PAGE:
€102m grant boosts EU-WHO regional cooperation on global health

WHO Director General Tedros Adhanom Ghebreyesus and Commissioner Neven Mimica after having signed the grant on the sidelines of the European Development Days 2019. [KOBUS/EC]

A new grant programme largely funded by the European Development Fund (EDF) will support all 78 African, Caribbean and Pacific (ACP) countries in an effort to strengthen their regional health systems and tackle non-communicable diseases and health security issues.

On Tuesday (18 June), EU Commissioner for International Cooperation Neven Mimica and WHO Director-General Tedros Adhanom Ghebreyesus signed a new financial agreement under which the EU will help the UN agency try to reach the ambitious goal of universal health coverage (UHC) by 2030.

“Universal health coverage is definitely our top priority,” said Tedros Adhanom at the signing ceremony held at this year’s European Development Days in Brussels. “Our vision is to see 1 billion more people benefiting from health coverage in between now and 2023,” he added.

The concept of UHC does not mean that the progressive expansion of health services and financial protection across the world should be free of charge. It is more about providing access to safe, effective, quality and affordable essential medicines and vaccines for all, as listed under UN Sustainable Development Goal (SDG) number three.

“We will not reach our objectives on SDG3, just by tackling specific diseases, we need a more comprehensive outlook and making sure that overall health system gets the financing it needs,” said Commissioner Mimica at the event.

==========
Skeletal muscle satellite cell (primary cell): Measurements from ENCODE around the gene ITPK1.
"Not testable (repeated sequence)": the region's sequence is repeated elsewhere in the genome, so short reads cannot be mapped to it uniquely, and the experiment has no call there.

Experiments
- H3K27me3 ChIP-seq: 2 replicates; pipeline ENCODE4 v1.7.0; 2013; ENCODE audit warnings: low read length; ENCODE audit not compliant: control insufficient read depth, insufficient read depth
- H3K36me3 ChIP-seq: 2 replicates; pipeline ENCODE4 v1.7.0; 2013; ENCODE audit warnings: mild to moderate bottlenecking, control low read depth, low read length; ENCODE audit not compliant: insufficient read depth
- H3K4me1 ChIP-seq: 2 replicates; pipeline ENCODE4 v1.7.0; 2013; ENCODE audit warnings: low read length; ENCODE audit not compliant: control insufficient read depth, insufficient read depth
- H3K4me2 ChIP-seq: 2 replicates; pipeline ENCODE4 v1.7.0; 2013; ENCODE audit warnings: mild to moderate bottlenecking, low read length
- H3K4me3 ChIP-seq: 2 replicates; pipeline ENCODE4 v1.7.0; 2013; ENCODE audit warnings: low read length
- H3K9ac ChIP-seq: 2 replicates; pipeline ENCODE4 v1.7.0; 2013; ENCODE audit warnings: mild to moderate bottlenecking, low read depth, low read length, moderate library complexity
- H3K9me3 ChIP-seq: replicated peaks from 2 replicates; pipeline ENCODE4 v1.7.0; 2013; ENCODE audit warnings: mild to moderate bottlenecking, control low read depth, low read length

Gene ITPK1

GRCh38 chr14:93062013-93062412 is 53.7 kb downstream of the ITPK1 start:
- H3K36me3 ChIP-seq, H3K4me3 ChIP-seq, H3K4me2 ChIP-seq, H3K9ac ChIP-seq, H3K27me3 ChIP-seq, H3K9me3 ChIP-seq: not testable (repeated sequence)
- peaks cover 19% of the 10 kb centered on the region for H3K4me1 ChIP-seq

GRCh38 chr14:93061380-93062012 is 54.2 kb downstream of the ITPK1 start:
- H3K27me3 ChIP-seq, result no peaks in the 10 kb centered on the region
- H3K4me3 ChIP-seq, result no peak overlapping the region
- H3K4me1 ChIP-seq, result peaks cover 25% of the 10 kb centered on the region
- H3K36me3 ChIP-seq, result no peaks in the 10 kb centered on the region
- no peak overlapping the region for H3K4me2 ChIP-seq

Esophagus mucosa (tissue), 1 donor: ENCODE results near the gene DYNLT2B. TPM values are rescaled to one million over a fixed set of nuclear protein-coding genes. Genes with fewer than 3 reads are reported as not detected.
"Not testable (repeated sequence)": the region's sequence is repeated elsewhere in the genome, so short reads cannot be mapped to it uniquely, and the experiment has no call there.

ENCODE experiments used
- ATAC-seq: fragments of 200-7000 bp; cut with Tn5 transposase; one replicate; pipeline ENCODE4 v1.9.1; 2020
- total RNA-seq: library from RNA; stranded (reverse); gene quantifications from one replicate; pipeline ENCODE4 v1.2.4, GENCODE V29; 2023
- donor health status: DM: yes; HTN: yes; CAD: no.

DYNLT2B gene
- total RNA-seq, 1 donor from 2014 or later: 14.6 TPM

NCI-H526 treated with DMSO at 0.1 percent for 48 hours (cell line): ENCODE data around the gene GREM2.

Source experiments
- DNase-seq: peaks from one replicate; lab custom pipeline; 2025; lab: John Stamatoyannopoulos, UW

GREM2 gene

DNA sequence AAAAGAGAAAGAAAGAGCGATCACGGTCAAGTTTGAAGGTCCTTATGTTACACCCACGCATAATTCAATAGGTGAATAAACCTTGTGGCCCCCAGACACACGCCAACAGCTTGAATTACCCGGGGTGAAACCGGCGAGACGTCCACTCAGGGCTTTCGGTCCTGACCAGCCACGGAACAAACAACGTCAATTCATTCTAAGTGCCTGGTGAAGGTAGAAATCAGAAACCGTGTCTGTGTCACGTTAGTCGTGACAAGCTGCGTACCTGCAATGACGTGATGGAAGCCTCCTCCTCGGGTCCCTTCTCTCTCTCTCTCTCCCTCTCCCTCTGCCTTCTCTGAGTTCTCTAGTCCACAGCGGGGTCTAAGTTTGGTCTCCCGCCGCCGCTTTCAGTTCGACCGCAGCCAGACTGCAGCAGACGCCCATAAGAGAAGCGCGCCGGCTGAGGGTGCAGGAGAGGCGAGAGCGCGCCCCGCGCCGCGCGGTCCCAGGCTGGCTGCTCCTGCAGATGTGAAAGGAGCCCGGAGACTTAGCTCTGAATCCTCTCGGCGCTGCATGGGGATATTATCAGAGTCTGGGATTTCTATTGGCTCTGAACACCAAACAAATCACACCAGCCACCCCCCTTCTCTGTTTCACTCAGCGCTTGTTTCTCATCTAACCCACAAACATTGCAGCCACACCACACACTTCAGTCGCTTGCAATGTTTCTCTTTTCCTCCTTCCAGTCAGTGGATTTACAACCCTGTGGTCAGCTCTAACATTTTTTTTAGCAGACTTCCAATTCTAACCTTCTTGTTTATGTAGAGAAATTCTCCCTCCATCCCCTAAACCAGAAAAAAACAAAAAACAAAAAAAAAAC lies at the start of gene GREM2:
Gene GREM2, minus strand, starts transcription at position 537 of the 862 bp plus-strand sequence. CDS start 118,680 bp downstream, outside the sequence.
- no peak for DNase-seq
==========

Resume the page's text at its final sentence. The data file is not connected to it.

The “Health Systems Strengthening for Universal Health Coverage Partnership Programme” also focuses on information about health and healthy lifestyles, paying particular attention to addressing non-communicable diseases (NCDs).

Considered the silent killer of our time, NCDs or chronic diseases are responsible for 71% of global deaths, more than 40 million annually. Cardiovascular and respiratory diseases, cancers and diabetes account for over 80% of all premature NCD deaths.

Chronic diseases might be caused by genetic, physiological, environmental or behaviour factors. In Europe, more than 790,000 deaths per year are a result of behavioural risk factors like smoking, obesity and alcohol consumption.

For instance, obesity is a risk factor for other health problems, like hypertension, diabetes and some forms of cancer, according to the Commission’s Health at a glance report 2018, produced in cooperation with the Organisation for Economic Cooperation and Development (OECD).

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“We’re committed to working with all the countries to ensure the EU generous financial support is translated into policies and programs that deliver results, meaning achieving the 1 million target and to be on track in terms of SDGs,” Tedros Adhanom said.

The EU and WHO started the first partnership on UHC in 2011, working much closer together at international level and developing ties between EU delegations and WHO country offices.

In the period 2013-2017, more than 13 million children were fully immunised, more than 57 million women could access contraception, 11 million people had access to life-saving treatment for HIV and 600 million insecticide-treated bed nets were distributed.

The UCH programme launched on Tuesday will benefit in the longer term from an overall EU contribution of €118 million out of a total budget of €123 million.

[Edited by Sam Morgan]

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